December 15, 1988
JERRY COSTELLO, APPELLEE
CAPITAL CITIES COMMUNICATIONS, INC., ET AL., APPELLANTS
SUPREME COURT OF ILLINOIS
532 N.E.2d 790, 125 Ill. 2d 402, 126 Ill. Dec. 919 1988.IL.1806
Appeal from the Appellate Court for the Fifth District; heard in that court on appeal from the Circuit Court of St. Clair County, the Hon. Roger Scrivner, Judge, presiding.
JUSTICE WARD delivered the opinion of the court. CUNNINGHAM and STAMOS, JJ., took no part in the consideration or decision of this case.
DECISION OF THE COURT DELIVERED BY THE HONORABLE JUDGE WARD
Jerry Costello, elected chairman of the St. Clair County board, filed an action for libel in the circuit court of St. Clair County against Capital Cities Media, Inc. (Capital Cities), the owner of the Belleville News Democrat (News Democrat), a newspaper of general circulation in St. Clair County, and Richard Hargraves, the editor of the News Democrat's editorial page. The complaint alleged that the defendants had libeled the plaintiff in an editorial published on December 30, 1980, in the News Democrat. The circuit court dismissed the plaintiff's complaint for failure to state a cause of action.
The appellate court reversed, judging that the complaint stated a cause of action for libel per se and remanded the cause to the circuit court for further proceedings. (Costello v. Capital Cities Media, Inc. (1982), 111 Ill. App. 3d 1009 (Costello I).) The defendants' petition for leave to appeal to this court was denied and the case proceeded to trial.
The circuit court after a bench trial entered judgment for the plaintiff and awarded Costello $450,000 in actual damages against both defendants, and $600,000 in punitive damages against Capital Cities. The appellate court, with one Judge Dissenting, affirmed the judgment for the plaintiff but reversed the award of punitive damages. The court also reduced the award of actual damages to $200,000. (153 Ill. App. 3d 956 (Costello II).) This court granted the defendants' petition for leave to appeal (107 Ill. 2d R. 315).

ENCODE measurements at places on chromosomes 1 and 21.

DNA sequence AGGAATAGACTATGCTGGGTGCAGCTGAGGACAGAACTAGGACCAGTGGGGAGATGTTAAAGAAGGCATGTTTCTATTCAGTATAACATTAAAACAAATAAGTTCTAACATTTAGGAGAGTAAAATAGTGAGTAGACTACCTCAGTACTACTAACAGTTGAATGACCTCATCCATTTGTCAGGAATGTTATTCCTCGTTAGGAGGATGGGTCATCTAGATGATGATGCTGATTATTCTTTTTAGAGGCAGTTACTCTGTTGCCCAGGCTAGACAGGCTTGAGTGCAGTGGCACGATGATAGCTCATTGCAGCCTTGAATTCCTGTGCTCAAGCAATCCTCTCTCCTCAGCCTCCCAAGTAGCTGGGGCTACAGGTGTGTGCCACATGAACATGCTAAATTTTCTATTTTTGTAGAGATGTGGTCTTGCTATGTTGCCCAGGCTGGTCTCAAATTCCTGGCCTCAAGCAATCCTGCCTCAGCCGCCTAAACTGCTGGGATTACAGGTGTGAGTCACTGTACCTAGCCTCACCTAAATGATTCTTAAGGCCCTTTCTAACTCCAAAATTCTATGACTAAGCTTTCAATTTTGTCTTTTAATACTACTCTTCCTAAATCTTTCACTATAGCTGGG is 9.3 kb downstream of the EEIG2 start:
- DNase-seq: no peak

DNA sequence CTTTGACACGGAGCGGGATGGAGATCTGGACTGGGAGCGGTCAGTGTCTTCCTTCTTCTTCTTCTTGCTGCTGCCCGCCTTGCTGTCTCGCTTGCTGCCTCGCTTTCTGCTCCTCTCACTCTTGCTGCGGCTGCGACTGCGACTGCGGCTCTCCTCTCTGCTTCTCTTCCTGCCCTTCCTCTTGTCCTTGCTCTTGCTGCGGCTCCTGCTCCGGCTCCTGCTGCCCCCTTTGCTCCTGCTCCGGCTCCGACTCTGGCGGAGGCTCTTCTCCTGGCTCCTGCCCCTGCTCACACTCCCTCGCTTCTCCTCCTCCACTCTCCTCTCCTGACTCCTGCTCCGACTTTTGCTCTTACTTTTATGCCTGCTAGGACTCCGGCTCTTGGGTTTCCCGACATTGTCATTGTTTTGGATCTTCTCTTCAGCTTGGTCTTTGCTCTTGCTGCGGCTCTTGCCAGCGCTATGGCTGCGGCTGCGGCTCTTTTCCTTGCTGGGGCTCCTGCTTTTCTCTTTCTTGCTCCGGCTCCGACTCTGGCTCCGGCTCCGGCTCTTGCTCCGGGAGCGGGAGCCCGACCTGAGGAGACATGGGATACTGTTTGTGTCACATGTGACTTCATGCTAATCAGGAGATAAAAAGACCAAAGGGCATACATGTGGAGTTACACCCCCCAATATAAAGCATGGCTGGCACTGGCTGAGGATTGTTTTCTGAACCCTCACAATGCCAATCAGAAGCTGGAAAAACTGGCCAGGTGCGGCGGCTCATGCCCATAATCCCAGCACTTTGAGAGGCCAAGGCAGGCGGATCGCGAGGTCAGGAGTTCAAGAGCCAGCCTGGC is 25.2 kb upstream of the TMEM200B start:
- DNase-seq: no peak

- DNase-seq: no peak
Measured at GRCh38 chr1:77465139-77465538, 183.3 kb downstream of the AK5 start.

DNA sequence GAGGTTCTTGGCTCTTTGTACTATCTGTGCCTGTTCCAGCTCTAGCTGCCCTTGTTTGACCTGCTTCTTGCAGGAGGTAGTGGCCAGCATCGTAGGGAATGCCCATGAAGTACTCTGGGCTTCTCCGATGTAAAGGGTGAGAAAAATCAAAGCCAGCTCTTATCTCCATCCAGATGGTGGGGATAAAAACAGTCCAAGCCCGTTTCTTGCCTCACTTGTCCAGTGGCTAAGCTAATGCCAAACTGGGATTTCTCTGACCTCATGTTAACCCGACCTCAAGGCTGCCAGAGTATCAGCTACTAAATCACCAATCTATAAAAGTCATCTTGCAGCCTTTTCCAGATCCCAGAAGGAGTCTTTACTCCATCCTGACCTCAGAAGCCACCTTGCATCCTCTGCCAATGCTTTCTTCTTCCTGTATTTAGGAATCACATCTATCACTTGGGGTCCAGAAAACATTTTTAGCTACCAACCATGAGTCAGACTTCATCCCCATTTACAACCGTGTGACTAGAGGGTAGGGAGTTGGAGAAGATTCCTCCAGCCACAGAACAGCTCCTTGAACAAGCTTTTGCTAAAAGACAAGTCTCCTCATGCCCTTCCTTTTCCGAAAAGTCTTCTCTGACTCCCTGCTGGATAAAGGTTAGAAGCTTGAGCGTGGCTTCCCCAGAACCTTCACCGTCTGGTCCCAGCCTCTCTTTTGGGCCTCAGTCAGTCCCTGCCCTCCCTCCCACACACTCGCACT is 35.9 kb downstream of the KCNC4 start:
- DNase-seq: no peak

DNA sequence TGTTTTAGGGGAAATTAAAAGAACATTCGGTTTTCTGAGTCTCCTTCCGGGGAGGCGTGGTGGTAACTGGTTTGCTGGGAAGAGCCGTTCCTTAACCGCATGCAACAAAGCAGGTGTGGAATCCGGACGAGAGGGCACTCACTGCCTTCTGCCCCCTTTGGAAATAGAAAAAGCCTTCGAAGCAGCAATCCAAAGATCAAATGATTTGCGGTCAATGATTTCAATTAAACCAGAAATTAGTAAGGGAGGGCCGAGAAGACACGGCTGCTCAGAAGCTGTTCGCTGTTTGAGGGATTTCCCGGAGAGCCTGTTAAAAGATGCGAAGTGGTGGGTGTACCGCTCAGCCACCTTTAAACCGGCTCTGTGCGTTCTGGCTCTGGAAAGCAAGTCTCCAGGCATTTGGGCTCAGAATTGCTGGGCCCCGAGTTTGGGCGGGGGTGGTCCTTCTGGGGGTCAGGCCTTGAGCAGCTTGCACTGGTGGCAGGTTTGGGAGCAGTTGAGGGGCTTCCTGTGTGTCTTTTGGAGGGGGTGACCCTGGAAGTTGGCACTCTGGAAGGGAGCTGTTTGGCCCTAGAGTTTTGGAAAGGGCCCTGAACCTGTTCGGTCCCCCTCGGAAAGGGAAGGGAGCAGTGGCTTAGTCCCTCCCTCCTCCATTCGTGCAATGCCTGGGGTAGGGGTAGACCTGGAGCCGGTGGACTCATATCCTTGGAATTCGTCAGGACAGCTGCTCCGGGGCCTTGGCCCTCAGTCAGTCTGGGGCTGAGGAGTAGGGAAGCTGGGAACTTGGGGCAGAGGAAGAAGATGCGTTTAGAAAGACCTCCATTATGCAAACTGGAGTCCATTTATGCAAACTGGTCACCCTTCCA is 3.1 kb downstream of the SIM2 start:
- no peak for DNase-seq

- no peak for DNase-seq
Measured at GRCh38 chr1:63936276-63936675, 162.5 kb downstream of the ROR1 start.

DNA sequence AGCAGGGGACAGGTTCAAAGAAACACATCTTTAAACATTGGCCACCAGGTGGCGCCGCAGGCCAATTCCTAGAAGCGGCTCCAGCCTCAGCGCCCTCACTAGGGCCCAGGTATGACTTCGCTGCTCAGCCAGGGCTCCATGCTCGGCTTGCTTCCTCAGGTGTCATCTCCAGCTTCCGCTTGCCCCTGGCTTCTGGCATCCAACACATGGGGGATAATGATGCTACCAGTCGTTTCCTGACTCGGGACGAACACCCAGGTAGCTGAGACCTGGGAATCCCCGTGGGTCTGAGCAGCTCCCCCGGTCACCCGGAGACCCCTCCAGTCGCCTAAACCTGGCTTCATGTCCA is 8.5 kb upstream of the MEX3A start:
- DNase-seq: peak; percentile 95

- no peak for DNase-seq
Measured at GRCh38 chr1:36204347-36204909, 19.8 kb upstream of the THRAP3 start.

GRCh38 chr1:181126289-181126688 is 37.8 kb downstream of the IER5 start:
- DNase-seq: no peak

The facts underlying this appeal were set out by the appellate court in Costello II. Because the resolution of the issues raised in this appeal depends importantly upon the facts, however, we will state again the background of this litigation. In 1980 a dispute arose regarding the method of funding mass transit in the St. Louis metropolitan area. The Bi-State Development Agency furnished public transportation to this metropolitan area, which included St. Clair, Madison and Monroe Counties, located in Illinois. Our legislature responded to the funding debate by amending the Local Mass Transit Act (Ill. Rev. Stat. 1979, ch. 111 2/3, par. 351 et seq.) to give the county boards of St. Clair, Madison, and Monroe Counties authority to create transit districts. This amendment also gave the chairman of these respective county boards authority to appoint trustees to govern these transit districts. If the county boards exercised their authority to create a transit district, the amendment empowered the trustees of these districts to impose a sales tax up to one-fourth of one cent, the proceeds of which would be used to fund public transportation. The News Democrat strongly opposed the creation of transit districts and the imposition of any sales tax to subsidize public transportation without a public referendum through which the voters could express approval or disapproval of a tax.
At the time of the debate over the method of funding mass transit, the plaintiff was a candidate for the office of chairman of the St. Clair County board. In September 1980, the editorial board of the News Democrat informed the plaintiff that it was considering endorsing his candidacy and invited him to meet with it to discuss his views. The plaintiff met with defendant Hargraves, reporter Steven Pounds and, at times, Darwin Wiles, the publisher of the News Democrat, in the paper's offices, where they discussed the plaintiff's views on taxation and other local governmental matters. The parties at trial gave differing accounts of the plaintiff's statements regarding the creation of a transit district and the implementation of a tax to subsidize mass transit.